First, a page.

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2013  BMW X3 SUV

2013  BMW X3 SUV

2013  BMW X3 SUV

2013  BMW X3 SUV

2013  BMW X3 SUV

2013  BMW X3 SUV

2013  BMW X3 SUV

2013  BMW X3 SUV

2013  BMW X3 SUV

2013  BMW X3 SUV

2013 BMW X3 SUV - FROM $38,500

The 2013 BMW X3 is a fine, but pricey, choice for drivers seeking sport-sedan dynamics in a crossover SUV.

2013  BMW X3 SUV

What's New for 2013

For 2013, a new turbocharged four-cylinder replaces the old naturally aspirated straight-6 in the BMW X3 xDrive28i model. Every X3 gets a standard power liftgate, automatic engine stop/start technology and the previously optional Driving Dynamics Control, which also gains a fourth mode (known as Eco Pro) for its adjustable drive settings. A lane-departure warning system is added to the options list.


A four-cylinder in a BMW SUV just sounds ludicrous, right? Such an engine might be good enough for Hondas and Kias, but a performance-luxury brand needs something with more guts. That certainly would be the conventional wisdom, anyway. But times, they are a-changing. The 2013 BMW X3 is the latest member of the Bavarian brand to lose its naturally aspirated inline-6 base engine in favor of a high-tech, turbocharged four-cylinder that produces equal power and more torque, yet returns significantly improved fuel economy. However ludicrous it may sound, this BMW crossover SUV just got better.

In addition to the turbocharged inline-4 found in the xDrive28i model, every X3 gets additional fuel-saving features. The now-standard automatic stop/start technology is something previously only found on hybrids, which kills the engine when the vehicle comes to a stop in order to save fuel. The engine refires when you remove your foot from the brake. The vibration at start-up can get annoying at times, but get used to it and you might start to notice all the gas being wasted by other cars at traffic lights.

Another new feature is the Eco Pro mode, which has been added to the now-standard Driving Dynamics Control adjustable drive settings. Eco Pro optimizes the engine, transmission, heating, air-conditioning and electrical functions for the best possible fuel efficiency, while also adding visual signals in the iDrive screen to encourage more economical driving habits. But really, if you're so worried about burning excess fuel in a supposedly performance-oriented crossover SUV, perhaps a different type of vehicle would be in order.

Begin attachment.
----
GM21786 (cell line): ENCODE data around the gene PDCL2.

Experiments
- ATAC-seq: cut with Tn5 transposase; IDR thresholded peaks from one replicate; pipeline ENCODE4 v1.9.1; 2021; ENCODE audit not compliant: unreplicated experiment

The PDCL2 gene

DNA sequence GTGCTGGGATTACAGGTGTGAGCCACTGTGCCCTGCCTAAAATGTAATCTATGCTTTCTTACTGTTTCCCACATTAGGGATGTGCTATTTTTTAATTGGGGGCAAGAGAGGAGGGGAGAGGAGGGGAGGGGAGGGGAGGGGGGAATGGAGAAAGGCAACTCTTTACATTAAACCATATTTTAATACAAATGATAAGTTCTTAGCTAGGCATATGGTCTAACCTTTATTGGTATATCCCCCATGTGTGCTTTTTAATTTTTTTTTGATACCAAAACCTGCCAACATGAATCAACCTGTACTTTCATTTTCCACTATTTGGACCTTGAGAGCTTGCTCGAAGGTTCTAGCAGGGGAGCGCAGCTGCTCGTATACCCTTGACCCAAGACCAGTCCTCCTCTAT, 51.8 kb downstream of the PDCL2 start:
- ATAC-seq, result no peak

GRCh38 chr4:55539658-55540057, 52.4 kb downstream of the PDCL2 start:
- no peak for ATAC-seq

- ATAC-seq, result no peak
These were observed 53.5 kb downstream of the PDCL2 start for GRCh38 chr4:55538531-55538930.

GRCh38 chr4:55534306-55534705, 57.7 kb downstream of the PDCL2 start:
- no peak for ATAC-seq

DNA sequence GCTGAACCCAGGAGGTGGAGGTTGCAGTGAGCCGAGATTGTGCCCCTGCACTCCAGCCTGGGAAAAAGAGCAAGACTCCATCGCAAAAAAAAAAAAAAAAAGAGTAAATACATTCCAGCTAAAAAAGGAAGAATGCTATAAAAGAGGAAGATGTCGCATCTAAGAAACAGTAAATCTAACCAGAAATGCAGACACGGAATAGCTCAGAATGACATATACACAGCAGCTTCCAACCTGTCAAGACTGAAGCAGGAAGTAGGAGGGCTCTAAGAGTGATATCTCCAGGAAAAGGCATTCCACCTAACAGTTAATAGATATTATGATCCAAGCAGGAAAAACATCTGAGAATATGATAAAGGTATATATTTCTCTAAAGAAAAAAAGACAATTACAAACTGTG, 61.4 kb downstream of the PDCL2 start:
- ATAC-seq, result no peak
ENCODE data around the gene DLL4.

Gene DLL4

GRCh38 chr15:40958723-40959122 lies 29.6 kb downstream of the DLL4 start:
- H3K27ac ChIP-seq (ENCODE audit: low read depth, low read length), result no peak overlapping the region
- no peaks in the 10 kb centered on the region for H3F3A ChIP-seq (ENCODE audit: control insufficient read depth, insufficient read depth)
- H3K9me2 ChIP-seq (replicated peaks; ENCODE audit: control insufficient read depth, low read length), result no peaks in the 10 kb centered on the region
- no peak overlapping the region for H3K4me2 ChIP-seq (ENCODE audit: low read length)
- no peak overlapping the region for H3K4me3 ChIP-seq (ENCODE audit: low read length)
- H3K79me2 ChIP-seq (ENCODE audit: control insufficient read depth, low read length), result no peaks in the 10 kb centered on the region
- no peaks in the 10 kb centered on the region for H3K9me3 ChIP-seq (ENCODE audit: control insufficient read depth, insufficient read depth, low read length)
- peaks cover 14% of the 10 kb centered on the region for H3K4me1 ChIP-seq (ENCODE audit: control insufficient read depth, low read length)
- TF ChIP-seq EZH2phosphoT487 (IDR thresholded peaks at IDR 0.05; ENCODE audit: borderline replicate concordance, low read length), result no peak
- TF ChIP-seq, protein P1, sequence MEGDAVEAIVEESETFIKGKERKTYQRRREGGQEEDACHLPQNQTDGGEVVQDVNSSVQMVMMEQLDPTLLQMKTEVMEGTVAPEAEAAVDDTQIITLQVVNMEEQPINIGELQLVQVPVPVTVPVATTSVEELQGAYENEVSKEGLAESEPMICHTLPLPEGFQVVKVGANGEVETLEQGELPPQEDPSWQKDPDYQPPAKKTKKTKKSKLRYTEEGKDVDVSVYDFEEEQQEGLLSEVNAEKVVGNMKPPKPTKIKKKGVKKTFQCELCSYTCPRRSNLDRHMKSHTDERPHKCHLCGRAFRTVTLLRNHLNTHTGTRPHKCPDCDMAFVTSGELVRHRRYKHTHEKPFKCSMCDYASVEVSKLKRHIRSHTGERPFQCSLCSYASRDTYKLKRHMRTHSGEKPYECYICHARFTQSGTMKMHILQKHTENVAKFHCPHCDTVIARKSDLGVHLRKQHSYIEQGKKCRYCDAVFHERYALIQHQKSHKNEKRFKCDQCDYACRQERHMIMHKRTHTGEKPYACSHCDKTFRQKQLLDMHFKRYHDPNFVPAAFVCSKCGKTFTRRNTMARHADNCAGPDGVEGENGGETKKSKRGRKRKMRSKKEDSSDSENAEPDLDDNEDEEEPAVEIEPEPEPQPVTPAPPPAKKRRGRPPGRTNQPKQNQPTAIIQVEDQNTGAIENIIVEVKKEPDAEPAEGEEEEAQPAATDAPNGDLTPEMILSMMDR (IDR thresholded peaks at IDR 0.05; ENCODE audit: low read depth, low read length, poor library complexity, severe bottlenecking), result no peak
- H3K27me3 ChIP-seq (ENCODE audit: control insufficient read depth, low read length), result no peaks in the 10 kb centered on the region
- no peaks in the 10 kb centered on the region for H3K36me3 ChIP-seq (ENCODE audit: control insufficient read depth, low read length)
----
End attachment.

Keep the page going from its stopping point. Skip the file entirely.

As it is, the 2013 BMW X3 is one of the most appealing small luxury crossovers. It is arguably the sportiest example, providing the sort of handling composure and buttoned-down ride you'd expect from a BMW sport sedan. While the new turbo-4 delivers average (though still swift) acceleration for the class, the xDrive35i turbo-6 goes above and beyond, offering a degree of get-up-and-go that nothing else in the class can match. Of course, that model also comes with a similarly above-and-beyond price tag.

Indeed, the X3's price is on the lofty side regardless of model, and puts it up against larger, midsize luxury crossover SUVs like the Acura MDX and Lexus RX 350. The X3 is indeed smaller, but its generous amount of passenger and cargo room betters that of "compact" competitors like the Audi Q50 and Mercedes-Benz GLK350.

This in-betweener size, paired with an engaging driving experience, well-crafted cabin, ample available features content and yes, that efficient new engine makes the 2013 BMW X3 a very appealing choice. There's nothing sacrilegious or ludicrous about it.

Body Styles, Trim Levels, and Options

The 2013 BMW X3 crossover SUV is available in two trim levels that correspond to engine choice: xDrive28i and xDrive35i. The xDrive refers to its standard all-wheel-drive system.

The xDrive28i comes standard with 18-inch wheels, rear privacy glass, automatic headlights, foglamps, automatic wipers, a power liftgate, cruise control, dual-zone automatic climate control, eight-way power front seats with memory functions, leatherette premium vinyl upholstery, a tilt-and-telescoping steering wheel, 60/40 split-folding rear seats, Bluetooth phone connectivity, the iDrive electronics interface and a 12-speaker sound system with a CD player, auxiliary audio system, HD radio and an iPod/USB audio interface.

Besides its more powerful engine, the xDrive35i adds adaptive and auto-leveling bi-xenon headlights, a panoramic sunroof and wood trim. These items are options on the 28i.

The Premium package includes keyless ignition/entry, auto-dimming mirrors, leather upholstery, rear manual side sunshades and cargo-area nets and tie-down points. The Cold Weather package includes heated front seats, a heated steering wheel and 40/20/40-split-folding rear seats. The Cold Weather II package adds heated rear seats and headlight washers. The Technology package gets front and rear parking sensors, rear- and top-view parking cameras, a navigation system, real-time traffic information and the BMW Assist emergency communications system. The Premium Sound package adds a 16-speaker surround-sound audio system and satellite radio. The Driver Assistance package adds automatic high beams, a lane-departure warning system and, on the 35i, a head-up display. The xDrive28i is eligible for the Convenience package, which adds keyless ignition/entry, manual rear side sunshades and adaptive bi-xenon headlights.